03 Feb Ordinals & Inscriptions: Satoshi-based NFTs on Bitcoin
Over the past week, the Bitcoin community has been locked in a heated debate over Ordinals and Inscriptions, a new way to create NFTs assigned to individual Satoshis, the smallest divisible unit of Bitcoin. Ordinals take advantage of Taproot & Segwit witness data to store JPEGs, Videos, or even playable games, but not everyone is onboard.
Love them or hate them, it looks like Ordinals are here to stay
Ordinal Theory is the fundamental idea behind Ordinals, a new protocol which allows for the creation of Bitcoin-native digital artefacts assigned or “inscribed” to individual Satoshis to imbue them with certain non fungible characteristics common in traditional NFTs. These on-chain digital artefacts are known as “Inscriptions”.
Inscriptions leverage capabilities based on the recent Taproot Bitcoin soft fork to store inscription content in Taproot script-path spend scripts. Taproot scripts have fewer limitations, allowing for the inclusion of inscription content in Taproot outputs, and also benefit from the transaction discount afforded to Segwit witness data.
Ordinal theory was created by Casey Rodarmor, a Bitcoin developer and one of the organisers of the SFBitcoinDevs meetup group. Since Ordinals were announced, it’s sparked a lot of conversation on social media around exactly what kind of data should be included in the Bitcoin blockchain’s transaction data.
This argument has in fact been taking place amongst Bitcoiners for years, even before the invention of Ordinals, and actually goes back to early Bitcoin tokenisation projects like Omni and Counterparty. Ordinals simply resurrected the old debate as a hot button issue, once again.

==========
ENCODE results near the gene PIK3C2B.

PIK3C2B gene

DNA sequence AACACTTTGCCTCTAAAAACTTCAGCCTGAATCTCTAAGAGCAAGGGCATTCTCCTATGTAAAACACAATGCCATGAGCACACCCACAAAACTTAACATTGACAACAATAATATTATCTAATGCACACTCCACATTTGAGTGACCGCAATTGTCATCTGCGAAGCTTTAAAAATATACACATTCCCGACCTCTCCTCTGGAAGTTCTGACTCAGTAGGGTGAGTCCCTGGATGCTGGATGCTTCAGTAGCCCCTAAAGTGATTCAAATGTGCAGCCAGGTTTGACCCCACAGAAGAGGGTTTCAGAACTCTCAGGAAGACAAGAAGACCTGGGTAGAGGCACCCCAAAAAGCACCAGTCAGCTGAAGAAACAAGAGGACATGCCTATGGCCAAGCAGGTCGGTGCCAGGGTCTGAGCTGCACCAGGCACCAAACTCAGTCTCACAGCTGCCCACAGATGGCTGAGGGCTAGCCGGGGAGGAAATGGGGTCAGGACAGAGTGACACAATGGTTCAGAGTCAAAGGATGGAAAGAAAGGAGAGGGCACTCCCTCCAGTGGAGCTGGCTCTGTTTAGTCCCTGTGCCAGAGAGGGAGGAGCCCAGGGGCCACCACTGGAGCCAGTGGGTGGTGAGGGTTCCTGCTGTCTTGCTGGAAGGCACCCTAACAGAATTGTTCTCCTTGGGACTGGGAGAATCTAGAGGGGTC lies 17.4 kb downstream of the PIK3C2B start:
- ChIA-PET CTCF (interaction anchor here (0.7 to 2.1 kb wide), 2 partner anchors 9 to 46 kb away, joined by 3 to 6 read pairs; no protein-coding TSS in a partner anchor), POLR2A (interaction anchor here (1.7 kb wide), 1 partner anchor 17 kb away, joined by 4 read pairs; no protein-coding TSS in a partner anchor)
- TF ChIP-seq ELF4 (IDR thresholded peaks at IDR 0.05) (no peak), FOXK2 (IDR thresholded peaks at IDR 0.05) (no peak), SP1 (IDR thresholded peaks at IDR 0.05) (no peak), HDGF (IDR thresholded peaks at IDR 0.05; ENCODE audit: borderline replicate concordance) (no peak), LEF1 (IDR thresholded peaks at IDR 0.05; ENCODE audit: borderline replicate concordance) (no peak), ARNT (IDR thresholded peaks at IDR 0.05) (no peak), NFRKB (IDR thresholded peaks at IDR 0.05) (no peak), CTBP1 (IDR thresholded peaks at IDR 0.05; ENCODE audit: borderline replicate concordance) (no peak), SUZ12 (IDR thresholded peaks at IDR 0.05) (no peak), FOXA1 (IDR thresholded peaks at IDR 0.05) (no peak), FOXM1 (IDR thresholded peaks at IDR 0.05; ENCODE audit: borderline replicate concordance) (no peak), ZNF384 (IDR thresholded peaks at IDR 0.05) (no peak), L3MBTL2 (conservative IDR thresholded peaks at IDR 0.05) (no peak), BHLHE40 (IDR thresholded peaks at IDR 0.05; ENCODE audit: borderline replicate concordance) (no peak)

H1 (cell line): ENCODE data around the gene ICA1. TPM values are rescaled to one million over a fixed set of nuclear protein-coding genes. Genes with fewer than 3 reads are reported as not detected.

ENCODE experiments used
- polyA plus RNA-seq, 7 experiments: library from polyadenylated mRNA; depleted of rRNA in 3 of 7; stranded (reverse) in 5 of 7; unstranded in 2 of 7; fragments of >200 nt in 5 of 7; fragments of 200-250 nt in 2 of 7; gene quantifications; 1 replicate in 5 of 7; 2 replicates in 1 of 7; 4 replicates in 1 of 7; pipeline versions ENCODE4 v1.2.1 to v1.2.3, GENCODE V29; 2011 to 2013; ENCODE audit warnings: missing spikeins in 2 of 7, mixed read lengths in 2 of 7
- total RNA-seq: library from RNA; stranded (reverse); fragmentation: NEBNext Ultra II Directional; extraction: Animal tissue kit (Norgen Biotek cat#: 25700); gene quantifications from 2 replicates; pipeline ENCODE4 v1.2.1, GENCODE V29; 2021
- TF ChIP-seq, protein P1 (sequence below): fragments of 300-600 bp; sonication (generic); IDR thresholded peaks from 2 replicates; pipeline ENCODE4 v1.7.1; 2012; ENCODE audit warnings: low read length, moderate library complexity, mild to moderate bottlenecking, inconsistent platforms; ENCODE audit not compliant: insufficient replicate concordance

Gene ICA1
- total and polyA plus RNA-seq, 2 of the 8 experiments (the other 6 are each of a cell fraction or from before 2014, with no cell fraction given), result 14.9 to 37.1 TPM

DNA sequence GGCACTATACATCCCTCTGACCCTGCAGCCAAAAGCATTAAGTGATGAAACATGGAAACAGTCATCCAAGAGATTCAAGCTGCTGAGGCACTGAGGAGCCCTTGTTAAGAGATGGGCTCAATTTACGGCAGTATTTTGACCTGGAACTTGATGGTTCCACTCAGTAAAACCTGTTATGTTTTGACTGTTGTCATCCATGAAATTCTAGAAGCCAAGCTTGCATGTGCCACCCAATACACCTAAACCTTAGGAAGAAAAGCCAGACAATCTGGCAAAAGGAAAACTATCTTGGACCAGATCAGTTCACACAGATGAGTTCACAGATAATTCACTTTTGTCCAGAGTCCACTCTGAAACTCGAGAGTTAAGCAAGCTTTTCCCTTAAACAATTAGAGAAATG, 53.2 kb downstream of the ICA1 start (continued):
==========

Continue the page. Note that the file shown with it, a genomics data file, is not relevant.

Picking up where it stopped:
The argument surrounding Ordinals is not a new one
The argument basically boils down to this, blockchain due to its need to reach consensus doesn’t scale easily and is one of the biggest challenges facing global Bitcoin adoption. By including additional, non-financial data on the Bitcoin blockchain, it consumes precious blockspace which could possibly cause fees to rise and crowd out legitimate Bitcoin transactions.
This means people spending Bitcoin could have higher fees and long confirmation times on-chain, as they compete with transactions which include large amounts of non financial data like rare pepes (in the case of Counterparty), DNS info (in the case of BitDNS, which later became Namecoin), or in the most recent iteration, Inscription content data (in the case of Ordinals).
With prior projects like Omni, Counterparty, and BitDNS/Namecoin, the opposition from the Bitcoin community and added bloat to the base layer convinced these projects to find alternatives for achieving their goals. With Ordinals, there has been some debate about how since they are valid transactions paying for blockspace and within consensus rules, the transactions are valid Bitcoin transactions and the increased fees may be beneficial. Satoshi himself even advocated keeping non-financial data off the blockchain.
The pros and cons surrounding Ordinals & Inscriptions
Naysayers cling to the argument that it will make it harder for node operators to run full nodes, it will increase fees, bloat the chain, and could be detrimental in the future. As it stands though, Bitcoin blockspace is not entirely scarce, there are still unfull blocks, although as adoption increases negative effects from Ordinals Inscription data may be felt. Ordinals Inscription data is extra non-financial data, and will be forever included in the blockchain.
Additionally, inscribing non-fungible characteristics to Satoshis may have a negative impact on Bitcoin’s privacy and fungibility in the long run, as Satoshis with inscriptions are permanently different from Satoshis without inscriptions. This could harm Bitcoin’s overall fungibility, which is already imperfect and affects privacy. BTC’s individual coins have a history with “tainted” and “untainted” coins, and Bitcoin’s fungibility still has some room for improvement. Fungibility has long been another major challenge that Bitcoin has faced, which is on par with scalability as a barrier for global adoption as an open source monetary network used by all.